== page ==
Wedding Garland
Wedding Garland

Wedding Garland

$50 Regular price
Tag or Stake
  • Cutting

Wedding Garland is a beautiful, white Climber which grows quickly to form a natural garland of blooms with a steady and continuous supply of moderate fragrance. The romantically cupped blooms are delightful for arrangements. We love Wedding Garland as a beautiful display on an arbor or trellis or as an excellent addition to a cutting garden. She makes a great pre-wedding gift too - roses for the wedding and roses for years after the wedding to remember the special day.

More Information

Rose Type Climbing Roses
Bloom Types Cupped, Double
Breeder Code LUDgeaberg
Characteristic(s) Cutting
Color White
Specific Color White
Fragrance Moderately Fragrant
Hardiness Zone 6 (-10° to 0°), 7 (0° to 10°), 8 (10° to 20°), 9 (20° to 30°), 10 (30° to 40°)
Rebloom Continual Blooming
Year 2003
Approximate Size 10' - 11'+ x 9' - 10'

Wedding Garland

Black Tag
Black Stake
Pink Tag
Pink Stake
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Customer Reviews

Based on 11 reviews
Robust and gorgeous continual bloomer

Such an amazing addition to our front yard fence, adding continual sprays of sweet white blooms. Very vigorous and resistant to disease compared to some of my other roses.

Thrived from the start!

Wedding Garland arrived two years ago with a bud and has steadily climbed and produced small, 2-3" blooms since then. Some are deliciously fragrant while most are lightly scented. She just had a beautiful flush of flowers a couple of days ago, so I was reminded to write a review. I love this rose for its peach buds and creamy white flowers. It's a winner!

An interesting adventure in inductive reasoning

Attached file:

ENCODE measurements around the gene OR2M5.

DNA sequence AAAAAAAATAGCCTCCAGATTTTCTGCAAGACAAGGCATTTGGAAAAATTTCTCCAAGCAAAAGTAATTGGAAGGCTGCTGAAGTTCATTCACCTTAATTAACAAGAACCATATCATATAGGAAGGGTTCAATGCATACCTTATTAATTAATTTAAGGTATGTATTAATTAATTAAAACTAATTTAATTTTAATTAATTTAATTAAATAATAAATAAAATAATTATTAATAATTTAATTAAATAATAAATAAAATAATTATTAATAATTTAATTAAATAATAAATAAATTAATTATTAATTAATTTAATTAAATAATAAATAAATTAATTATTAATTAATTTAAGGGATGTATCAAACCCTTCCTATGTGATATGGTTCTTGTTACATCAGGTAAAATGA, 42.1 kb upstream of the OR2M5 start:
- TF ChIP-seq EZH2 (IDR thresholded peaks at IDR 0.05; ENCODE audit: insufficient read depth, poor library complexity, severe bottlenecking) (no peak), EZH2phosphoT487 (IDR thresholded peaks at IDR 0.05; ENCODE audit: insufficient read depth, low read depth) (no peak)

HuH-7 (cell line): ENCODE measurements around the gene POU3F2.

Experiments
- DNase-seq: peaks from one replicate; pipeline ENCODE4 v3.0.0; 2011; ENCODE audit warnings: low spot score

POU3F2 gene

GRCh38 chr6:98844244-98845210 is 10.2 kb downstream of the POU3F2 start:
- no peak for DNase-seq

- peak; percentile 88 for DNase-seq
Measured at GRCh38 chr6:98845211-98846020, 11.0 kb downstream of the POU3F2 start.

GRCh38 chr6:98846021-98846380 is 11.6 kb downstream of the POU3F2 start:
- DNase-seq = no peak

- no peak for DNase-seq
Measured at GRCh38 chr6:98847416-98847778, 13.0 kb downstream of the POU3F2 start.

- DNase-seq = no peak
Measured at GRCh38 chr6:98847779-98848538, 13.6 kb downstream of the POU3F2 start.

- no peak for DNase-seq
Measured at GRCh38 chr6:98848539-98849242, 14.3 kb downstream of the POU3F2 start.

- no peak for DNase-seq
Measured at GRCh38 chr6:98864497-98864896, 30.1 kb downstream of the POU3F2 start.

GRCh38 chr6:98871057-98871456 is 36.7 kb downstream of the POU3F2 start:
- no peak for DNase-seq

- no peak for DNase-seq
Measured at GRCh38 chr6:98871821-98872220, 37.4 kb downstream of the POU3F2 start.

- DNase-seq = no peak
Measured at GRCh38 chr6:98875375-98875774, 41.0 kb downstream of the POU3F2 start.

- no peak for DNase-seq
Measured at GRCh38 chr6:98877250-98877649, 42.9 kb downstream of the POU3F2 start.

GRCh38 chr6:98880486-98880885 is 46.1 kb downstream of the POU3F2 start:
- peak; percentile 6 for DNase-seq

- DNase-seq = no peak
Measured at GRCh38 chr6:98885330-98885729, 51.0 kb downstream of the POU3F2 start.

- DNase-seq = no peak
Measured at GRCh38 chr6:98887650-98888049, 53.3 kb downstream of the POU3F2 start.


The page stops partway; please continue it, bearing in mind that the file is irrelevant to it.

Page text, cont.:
This rose arrived in the middle of a scorching heat wave, so its planting was delayed a bit. Even so, it produced its first bloom after a month. Based on the comments here, I decided to try an experiment to see if it was a good cut flower, and if the blooms were small. My first bloom was also very small, but that is common for many one gallon roses. The pictures here show a large rose, with bloom size far exceeding the foliage size. I think next year, the size will be much larger.

There was nothing on this site to indicate how many petals the blooms carry. Generally, harvest time is dictated by petal count and the pictures here suggest the petal count is significant. Even so, I harvested the first bloom very early in the bloom's life, to test my hypothesis. The sepals were cracked, but not reflexed. The first row of petals was beginning to crack when I cut it. The fragrance was mild, but present. The bloom was properly conditioned before going into the vase. The bloom matured slowly in the vase, and the stamens were not visible until day five. That meets my criteria for lasting cut flowers. With a high petal count (which she surely has), an early harvest proved to be the path to success. I cut the bloom at a maturity level normally only applicable to single blooms (Sally Holmes, Playboy, Dainty Bess) and it worked beautifully. My second bloom has formed, and I will repeat the experiment. So far, I am quite pleased.

Cascade of blooms

Continuing amazement at hardy nature of Heirloom roses. First year, under 6 months in ground with beautiful cluster of buds that have opened into a cascade of blooms, at least 8 fully open. Stunning, invited neighbors over to look. Zone 9a, Central Florida, heat, rain and hurricane.

not best cutting flower

The plant is healthy, growing well, and the flowers are lovely, fragrant; BUT, this has not been a good cutting flower, which was one of my main search criteria. As soon as I cut a bloom, all the petals fall off. Has anyone else had this issue, and is there anything I can do to help the blooms be more stable?

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